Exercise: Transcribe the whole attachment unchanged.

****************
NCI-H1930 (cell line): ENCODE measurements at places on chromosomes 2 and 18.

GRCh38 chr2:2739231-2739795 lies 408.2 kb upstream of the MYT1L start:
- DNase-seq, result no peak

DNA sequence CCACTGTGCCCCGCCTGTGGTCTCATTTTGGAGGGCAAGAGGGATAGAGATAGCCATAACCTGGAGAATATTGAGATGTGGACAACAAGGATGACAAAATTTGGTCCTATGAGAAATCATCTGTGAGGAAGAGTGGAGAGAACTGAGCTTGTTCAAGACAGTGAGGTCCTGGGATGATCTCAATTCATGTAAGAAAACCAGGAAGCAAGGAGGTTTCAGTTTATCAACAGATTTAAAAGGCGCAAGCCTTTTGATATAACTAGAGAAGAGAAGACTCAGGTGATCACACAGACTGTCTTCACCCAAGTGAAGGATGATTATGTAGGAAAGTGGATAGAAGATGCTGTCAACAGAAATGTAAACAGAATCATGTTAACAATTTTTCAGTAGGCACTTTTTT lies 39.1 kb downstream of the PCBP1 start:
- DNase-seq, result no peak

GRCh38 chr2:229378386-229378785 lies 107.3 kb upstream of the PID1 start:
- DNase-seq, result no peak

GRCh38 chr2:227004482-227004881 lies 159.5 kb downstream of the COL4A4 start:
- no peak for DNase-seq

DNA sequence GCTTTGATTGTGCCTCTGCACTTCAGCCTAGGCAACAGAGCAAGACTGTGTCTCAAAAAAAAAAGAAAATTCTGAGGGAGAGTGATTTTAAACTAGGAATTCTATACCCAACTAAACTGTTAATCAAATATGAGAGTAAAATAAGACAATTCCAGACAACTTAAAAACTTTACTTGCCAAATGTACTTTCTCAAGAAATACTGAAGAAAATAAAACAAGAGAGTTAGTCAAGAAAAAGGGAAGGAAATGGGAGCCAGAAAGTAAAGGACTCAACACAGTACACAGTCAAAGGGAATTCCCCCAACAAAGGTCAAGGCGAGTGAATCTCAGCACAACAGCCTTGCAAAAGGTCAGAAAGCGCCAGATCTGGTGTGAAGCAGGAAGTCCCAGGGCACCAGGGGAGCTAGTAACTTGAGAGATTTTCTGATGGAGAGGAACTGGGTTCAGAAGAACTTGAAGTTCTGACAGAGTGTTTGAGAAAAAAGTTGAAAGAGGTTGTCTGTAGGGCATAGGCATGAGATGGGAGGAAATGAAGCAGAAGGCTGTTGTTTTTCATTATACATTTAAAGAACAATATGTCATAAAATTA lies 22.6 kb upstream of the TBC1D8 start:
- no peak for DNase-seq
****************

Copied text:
NCI-H1930 (cell line): ENCODE measurements at places on chromosomes 2 and 18.

GRCh38 chr2:2739231-2739795 lies 408.2 kb upstream of the MYT1L start:
- DNase-seq, result no peak

DNA sequence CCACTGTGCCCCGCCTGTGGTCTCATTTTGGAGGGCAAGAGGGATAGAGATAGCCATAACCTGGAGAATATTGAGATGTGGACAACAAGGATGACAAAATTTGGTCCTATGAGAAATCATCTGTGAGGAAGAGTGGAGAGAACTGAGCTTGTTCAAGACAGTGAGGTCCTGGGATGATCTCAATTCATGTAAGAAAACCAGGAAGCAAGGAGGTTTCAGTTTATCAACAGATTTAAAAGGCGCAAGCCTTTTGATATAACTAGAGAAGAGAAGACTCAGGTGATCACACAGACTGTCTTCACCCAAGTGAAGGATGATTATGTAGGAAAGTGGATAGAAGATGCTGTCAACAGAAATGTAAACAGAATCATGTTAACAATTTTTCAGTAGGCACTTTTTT lies 39.1 kb downstream of the PCBP1 start:
- DNase-seq, result no peak

GRCh38 chr2:229378386-229378785 lies 107.3 kb upstream of the PID1 start:
- DNase-seq, result no peak

GRCh38 chr2:227004482-227004881 lies 159.5 kb downstream of the COL4A4 start:
- no peak for DNase-seq

DNA sequence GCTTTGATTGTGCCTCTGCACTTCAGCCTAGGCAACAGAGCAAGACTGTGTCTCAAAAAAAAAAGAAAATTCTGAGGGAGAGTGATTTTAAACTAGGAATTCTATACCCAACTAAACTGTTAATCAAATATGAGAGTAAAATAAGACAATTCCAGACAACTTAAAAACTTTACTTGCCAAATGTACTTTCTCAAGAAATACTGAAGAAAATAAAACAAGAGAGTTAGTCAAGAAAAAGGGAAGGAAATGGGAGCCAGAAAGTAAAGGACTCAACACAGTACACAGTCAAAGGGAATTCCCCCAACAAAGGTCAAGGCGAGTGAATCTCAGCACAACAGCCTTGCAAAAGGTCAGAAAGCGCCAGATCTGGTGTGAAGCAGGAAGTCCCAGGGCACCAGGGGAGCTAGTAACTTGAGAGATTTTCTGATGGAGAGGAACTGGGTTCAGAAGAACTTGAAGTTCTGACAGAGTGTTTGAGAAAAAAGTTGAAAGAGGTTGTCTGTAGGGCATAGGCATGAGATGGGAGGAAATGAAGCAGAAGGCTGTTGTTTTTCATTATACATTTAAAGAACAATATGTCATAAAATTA lies 22.6 kb upstream of the TBC1D8 start:
- no peak for DNase-seq